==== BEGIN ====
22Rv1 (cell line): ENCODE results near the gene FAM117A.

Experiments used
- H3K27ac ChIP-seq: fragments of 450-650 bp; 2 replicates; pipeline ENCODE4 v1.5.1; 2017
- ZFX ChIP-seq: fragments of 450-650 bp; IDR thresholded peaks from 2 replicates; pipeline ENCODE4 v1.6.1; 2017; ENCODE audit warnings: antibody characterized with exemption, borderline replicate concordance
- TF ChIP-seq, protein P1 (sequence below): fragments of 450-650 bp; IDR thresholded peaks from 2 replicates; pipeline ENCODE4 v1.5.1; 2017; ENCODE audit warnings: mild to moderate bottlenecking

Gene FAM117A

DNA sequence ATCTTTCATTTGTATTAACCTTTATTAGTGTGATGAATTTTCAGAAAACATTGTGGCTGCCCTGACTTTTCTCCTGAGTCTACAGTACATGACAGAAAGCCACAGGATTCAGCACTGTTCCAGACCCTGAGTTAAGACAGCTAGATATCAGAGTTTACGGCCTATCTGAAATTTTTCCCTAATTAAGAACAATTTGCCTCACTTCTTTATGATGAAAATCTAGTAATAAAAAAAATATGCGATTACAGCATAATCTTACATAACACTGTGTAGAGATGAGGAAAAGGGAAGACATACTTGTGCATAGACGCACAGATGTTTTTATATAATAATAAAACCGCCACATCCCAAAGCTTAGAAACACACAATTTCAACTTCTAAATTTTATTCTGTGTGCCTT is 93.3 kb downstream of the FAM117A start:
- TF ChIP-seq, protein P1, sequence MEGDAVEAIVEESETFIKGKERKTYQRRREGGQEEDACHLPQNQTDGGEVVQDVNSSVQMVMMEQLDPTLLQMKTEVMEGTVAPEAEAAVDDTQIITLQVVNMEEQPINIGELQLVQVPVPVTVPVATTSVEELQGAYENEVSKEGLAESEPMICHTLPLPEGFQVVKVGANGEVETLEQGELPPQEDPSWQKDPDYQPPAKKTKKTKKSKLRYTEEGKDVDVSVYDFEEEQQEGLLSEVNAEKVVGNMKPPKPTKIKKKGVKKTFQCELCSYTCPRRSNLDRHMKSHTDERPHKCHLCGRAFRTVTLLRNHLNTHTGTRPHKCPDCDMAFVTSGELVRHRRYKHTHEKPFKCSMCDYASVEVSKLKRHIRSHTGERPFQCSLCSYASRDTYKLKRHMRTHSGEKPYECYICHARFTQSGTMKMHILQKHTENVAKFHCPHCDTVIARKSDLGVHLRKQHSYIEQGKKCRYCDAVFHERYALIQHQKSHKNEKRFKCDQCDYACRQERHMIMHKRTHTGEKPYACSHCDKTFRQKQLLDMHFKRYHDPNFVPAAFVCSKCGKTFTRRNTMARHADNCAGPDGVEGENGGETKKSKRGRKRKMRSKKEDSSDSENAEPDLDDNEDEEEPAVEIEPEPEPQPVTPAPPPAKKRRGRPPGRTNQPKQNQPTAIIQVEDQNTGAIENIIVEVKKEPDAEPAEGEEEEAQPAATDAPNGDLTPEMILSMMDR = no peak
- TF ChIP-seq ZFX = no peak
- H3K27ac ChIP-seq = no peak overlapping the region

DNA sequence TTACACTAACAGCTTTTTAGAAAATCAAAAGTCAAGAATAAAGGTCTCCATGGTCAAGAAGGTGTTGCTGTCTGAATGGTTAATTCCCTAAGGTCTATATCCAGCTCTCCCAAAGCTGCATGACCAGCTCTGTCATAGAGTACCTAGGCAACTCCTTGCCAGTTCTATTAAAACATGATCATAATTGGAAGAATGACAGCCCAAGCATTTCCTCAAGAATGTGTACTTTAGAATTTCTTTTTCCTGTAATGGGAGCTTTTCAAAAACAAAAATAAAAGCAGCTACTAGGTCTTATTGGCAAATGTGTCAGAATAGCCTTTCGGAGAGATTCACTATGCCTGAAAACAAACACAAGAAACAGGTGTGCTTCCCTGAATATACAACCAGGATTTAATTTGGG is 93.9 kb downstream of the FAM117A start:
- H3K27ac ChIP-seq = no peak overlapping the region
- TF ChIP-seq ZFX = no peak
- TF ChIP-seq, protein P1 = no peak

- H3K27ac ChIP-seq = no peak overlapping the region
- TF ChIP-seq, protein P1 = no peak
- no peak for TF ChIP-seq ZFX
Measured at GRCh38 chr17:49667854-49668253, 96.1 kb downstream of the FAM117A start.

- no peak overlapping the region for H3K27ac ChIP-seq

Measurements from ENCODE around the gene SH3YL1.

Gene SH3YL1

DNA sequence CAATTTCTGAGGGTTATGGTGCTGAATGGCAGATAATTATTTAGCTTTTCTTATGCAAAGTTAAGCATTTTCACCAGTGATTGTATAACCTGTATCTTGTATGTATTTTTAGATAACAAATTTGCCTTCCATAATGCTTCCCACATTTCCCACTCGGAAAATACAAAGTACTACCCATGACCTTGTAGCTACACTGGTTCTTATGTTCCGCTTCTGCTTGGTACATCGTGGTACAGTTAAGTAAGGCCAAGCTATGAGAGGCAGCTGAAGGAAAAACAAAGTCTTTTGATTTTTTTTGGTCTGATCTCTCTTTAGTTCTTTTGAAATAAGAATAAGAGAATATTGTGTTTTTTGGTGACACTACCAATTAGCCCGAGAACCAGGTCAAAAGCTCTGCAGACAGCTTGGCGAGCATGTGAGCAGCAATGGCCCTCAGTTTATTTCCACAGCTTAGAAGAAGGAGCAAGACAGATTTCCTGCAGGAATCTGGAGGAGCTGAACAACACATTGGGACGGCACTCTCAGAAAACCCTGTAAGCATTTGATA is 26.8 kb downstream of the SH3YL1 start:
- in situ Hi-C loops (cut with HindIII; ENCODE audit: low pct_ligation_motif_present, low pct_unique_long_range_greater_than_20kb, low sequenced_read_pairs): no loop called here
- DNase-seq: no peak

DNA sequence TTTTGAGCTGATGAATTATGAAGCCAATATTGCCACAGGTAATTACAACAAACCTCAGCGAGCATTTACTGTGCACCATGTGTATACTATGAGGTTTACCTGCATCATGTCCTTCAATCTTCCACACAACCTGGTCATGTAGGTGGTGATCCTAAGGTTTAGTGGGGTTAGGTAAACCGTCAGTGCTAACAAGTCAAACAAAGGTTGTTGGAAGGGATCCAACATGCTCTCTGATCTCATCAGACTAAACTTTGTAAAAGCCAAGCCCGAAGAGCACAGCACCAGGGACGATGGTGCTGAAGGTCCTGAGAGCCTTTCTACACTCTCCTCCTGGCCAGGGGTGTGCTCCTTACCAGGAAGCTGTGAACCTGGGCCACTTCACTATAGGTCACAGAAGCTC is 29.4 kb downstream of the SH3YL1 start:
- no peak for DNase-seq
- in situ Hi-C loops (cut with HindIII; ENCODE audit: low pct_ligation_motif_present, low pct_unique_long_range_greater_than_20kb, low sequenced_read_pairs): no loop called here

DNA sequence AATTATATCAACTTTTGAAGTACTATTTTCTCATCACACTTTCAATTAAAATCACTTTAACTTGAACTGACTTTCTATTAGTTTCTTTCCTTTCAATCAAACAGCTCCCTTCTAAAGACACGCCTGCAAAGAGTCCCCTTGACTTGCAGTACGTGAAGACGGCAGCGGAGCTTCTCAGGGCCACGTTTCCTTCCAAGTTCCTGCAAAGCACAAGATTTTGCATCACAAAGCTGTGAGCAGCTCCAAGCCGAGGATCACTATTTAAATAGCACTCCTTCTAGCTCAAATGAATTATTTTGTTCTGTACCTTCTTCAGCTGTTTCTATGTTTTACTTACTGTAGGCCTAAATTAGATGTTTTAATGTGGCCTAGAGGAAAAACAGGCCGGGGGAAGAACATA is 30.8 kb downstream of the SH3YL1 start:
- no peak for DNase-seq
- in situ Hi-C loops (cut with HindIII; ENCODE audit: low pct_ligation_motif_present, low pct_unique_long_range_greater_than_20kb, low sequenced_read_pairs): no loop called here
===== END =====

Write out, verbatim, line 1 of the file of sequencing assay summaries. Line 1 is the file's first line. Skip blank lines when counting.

22Rv1 (cell line): ENCODE results near the gene FAM117A.